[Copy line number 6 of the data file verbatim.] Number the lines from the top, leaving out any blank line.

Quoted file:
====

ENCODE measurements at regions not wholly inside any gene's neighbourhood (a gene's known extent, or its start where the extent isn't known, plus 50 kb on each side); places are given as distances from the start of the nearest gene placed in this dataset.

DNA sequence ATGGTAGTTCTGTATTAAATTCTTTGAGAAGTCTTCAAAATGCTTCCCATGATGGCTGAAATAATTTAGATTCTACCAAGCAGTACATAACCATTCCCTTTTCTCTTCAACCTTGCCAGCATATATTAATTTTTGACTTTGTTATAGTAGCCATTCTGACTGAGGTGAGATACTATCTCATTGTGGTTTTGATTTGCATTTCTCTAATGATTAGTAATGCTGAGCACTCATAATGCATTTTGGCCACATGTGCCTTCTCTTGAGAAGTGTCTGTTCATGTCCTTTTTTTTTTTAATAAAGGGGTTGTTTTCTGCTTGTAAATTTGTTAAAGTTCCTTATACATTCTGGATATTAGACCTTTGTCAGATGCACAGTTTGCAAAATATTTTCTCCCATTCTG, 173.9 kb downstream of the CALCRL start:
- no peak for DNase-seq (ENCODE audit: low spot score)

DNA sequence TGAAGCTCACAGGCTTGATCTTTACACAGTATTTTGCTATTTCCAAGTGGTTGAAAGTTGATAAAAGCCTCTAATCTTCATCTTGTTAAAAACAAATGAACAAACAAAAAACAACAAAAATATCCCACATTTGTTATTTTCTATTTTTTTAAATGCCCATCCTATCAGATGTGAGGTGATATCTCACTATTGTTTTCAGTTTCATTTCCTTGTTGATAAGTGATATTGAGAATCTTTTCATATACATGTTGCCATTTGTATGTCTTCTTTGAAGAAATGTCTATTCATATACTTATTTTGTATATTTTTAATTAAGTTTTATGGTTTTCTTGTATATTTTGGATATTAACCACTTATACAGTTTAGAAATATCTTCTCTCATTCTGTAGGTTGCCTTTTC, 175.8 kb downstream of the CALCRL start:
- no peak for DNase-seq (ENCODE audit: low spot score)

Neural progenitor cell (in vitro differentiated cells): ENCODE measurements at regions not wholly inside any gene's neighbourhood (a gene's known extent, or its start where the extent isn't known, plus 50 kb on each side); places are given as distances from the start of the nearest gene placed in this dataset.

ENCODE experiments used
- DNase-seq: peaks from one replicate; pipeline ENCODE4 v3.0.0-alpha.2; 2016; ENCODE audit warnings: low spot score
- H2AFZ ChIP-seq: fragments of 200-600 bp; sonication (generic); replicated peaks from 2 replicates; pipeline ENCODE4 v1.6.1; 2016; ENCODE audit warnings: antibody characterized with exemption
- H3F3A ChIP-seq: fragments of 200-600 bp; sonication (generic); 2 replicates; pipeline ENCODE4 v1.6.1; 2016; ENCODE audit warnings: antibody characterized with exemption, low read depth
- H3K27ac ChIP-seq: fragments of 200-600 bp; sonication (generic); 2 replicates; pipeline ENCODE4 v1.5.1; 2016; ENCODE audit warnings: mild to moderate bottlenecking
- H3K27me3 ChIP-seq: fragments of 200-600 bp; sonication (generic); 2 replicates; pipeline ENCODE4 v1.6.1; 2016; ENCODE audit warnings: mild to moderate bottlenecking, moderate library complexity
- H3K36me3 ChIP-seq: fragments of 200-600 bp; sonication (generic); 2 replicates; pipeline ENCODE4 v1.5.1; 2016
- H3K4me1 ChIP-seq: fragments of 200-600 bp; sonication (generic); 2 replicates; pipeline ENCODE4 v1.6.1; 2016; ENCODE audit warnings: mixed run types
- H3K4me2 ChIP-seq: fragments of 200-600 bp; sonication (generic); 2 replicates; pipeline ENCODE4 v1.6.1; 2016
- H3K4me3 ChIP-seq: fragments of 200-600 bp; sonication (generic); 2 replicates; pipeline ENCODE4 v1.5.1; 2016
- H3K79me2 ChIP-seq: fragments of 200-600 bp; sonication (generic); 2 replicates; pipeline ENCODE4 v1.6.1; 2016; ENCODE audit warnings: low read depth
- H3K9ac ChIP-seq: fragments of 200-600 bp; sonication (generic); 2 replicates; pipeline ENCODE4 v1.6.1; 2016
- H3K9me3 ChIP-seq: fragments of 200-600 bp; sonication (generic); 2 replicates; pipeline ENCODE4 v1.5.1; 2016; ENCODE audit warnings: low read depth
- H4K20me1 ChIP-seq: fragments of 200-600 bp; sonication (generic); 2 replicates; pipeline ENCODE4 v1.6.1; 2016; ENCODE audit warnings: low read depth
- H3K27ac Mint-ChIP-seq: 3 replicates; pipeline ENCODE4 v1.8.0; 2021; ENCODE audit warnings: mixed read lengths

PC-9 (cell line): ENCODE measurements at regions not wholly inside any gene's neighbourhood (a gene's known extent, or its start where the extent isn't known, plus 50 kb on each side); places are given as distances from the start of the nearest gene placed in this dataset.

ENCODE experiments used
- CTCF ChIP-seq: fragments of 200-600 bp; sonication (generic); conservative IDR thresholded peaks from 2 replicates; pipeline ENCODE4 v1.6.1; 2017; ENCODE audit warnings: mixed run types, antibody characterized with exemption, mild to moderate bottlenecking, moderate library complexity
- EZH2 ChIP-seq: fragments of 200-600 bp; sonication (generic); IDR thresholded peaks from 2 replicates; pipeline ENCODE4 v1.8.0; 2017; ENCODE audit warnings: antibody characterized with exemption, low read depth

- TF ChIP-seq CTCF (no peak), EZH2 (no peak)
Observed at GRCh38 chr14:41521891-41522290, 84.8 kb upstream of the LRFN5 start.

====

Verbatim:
Neural progenitor cell (in vitro differentiated cells): ENCODE measurements at regions not wholly inside any gene's neighbourhood (a gene's known extent, or its start where the extent isn't known, plus 50 kb on each side); places are given as distances from the start of the nearest gene placed in this dataset.